Ancient Chinese Names History

The huge population of China accounts for the numerous Ancient Chinese Names we often hear of. China has a variety of above 500 known surnames. Experts estimate that this number might have been as high as 3000 in ancient China. These names are said to have their roots in prehistoric matriarchal China. It was also customary in China to address each other by the alias to display mutual respect.

Ancient Chinese Names

Chinese people, in general, are very choosy about names. In Ancient Chinese Names was supposed to speak of an individuals character and was also believed to have a big hand in shaping one’s future. The elders thus had a lot of considerations to make before naming a newborn baby.

Ancient-China-names

Ancient Chinese Names weren’t allotted depending on the fashion of the time rather the points of consideration were the birthdates, astrological principles, etc. Chinese heavily rely on the array of the five elements, i.e. wood, metal, fire, water, and earth. The names also depended on this belief and the help of a fortune teller was taken for the same.

The country went through the rule of three kingdoms between 220 and 907 AD. Needless to say, ancient names were heavily influenced by the monarchs. The later Ming and Qing dynasties also showed similar influence on peoples names. The social and financial standing of an individual had a big say in ancient Chinese names.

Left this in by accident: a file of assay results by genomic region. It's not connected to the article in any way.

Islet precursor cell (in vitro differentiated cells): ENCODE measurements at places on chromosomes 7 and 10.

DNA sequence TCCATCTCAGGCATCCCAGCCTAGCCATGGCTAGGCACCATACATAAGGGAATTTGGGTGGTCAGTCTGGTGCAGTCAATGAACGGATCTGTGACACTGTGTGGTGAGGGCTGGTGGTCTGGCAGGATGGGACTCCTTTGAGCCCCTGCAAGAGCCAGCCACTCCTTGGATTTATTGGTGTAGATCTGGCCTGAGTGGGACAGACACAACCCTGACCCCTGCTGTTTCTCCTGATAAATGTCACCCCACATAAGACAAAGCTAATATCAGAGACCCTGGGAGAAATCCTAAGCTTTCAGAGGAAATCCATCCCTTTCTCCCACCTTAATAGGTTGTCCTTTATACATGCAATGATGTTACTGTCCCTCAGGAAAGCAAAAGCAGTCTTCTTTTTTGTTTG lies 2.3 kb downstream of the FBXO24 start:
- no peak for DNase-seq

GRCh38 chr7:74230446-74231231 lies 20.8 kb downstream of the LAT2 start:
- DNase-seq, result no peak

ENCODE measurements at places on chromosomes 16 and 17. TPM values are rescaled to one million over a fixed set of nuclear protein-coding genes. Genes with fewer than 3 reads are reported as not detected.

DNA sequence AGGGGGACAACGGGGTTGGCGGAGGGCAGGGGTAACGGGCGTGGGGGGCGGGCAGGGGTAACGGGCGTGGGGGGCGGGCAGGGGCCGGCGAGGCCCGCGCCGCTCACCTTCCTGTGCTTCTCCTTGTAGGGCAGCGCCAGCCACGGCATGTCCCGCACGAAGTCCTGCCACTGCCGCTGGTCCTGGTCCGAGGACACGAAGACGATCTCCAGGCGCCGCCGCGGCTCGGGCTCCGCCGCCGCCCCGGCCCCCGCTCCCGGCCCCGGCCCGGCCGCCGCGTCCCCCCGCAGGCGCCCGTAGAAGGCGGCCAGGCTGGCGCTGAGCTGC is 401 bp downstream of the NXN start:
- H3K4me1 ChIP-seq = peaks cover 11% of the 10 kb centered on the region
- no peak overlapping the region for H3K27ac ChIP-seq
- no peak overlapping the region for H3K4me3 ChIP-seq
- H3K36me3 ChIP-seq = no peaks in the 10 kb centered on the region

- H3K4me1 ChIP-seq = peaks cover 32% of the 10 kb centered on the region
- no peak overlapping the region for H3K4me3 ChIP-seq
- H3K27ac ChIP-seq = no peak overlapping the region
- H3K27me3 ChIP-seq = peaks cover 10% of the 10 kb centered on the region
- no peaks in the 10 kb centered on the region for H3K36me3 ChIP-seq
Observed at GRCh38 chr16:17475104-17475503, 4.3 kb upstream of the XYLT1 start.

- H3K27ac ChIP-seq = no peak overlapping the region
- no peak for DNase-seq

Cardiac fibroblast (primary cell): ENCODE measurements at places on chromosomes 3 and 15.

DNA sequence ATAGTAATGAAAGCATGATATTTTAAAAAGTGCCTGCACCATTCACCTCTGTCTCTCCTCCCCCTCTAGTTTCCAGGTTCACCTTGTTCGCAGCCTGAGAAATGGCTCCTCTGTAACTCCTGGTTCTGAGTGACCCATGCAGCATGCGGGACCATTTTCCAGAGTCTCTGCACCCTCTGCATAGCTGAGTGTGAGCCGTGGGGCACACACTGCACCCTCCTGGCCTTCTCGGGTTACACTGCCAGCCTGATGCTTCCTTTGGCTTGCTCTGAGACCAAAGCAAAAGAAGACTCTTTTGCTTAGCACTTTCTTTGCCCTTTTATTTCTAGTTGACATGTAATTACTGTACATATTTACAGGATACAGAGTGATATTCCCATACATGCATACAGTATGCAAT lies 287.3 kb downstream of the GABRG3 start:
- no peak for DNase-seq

Ancient-China-names

A few examples should suffice:

The family name of the Eastern Han general was generally Ban whereas the concubines of the famous Han Emperor Gaodi came to be known as Chang.

Family names of poor peasants became the Chu and that of Buddhist monks Fa. Liu was the royal family name during the Han dynasty. There is a list of at least hundreds of such names based on an individuals position in ancient Chinese history.

Names were also said to have been with the objective of keeping children from harm’s way. It was often thought that a loud and attractive name would draw the attention of the supernatural and the same would then seek means to harm the child. Hence unappealing names were often given to children to avoid the unwanted attention of such supernatural powers.

As compared to a man’s name a Chinese woman in the ancient country. The women’s stand was nowhere close to that of a man in the outside world as she was almost always confined to her home. A Chinese woman just used the surname of either her father or husband throughout her life.